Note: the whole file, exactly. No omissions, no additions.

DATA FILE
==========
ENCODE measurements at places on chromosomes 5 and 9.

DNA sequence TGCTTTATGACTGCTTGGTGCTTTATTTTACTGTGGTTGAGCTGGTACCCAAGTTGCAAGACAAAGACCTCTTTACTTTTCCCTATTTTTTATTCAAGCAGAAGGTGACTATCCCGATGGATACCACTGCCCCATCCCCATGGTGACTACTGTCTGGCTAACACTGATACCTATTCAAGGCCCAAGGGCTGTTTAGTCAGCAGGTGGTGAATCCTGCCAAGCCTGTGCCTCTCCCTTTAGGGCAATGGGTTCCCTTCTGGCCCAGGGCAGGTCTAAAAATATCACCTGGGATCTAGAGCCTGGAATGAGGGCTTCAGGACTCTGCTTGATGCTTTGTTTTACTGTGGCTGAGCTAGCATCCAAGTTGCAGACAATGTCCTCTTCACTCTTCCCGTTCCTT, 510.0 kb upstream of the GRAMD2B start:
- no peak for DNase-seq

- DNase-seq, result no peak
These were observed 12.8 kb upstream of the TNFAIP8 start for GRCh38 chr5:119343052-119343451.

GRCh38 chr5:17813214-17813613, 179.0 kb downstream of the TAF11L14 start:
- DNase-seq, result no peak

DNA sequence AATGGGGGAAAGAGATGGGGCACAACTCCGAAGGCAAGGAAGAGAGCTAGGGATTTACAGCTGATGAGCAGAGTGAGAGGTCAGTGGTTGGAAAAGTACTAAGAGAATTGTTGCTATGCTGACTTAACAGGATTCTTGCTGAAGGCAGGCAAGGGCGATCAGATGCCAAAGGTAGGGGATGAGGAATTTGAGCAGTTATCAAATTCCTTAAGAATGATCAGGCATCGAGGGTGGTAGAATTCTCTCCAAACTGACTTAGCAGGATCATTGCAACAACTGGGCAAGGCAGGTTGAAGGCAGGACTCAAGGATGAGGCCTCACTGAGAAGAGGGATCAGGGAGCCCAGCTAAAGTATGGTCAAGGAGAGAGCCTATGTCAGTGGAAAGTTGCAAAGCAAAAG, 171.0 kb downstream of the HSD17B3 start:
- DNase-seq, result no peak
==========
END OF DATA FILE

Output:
ENCODE measurements at places on chromosomes 5 and 9.

DNA sequence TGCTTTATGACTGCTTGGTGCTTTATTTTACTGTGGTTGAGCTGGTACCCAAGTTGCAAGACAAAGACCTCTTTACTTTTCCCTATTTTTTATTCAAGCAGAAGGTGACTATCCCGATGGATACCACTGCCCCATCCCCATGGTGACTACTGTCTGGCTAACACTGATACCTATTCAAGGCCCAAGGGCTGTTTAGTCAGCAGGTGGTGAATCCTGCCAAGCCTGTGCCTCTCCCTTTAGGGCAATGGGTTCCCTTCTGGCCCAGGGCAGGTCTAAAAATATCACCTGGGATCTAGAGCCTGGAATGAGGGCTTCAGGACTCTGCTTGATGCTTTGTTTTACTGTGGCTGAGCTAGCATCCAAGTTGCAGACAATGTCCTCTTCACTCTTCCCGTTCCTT, 510.0 kb upstream of the GRAMD2B start:
- no peak for DNase-seq

- DNase-seq, result no peak
These were observed 12.8 kb upstream of the TNFAIP8 start for GRCh38 chr5:119343052-119343451.

GRCh38 chr5:17813214-17813613, 179.0 kb downstream of the TAF11L14 start:
- DNase-seq, result no peak

DNA sequence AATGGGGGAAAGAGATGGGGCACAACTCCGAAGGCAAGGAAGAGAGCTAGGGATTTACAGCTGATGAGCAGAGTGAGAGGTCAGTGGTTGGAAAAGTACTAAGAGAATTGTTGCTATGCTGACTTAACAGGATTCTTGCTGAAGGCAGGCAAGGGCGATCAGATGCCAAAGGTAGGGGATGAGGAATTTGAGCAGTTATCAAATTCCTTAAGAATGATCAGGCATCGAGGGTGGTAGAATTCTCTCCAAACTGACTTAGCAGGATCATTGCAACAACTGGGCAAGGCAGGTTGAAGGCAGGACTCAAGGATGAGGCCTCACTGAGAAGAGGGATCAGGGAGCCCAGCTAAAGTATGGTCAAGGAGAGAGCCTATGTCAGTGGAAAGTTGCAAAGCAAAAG, 171.0 kb downstream of the HSD17B3 start:
- DNase-seq, result no peak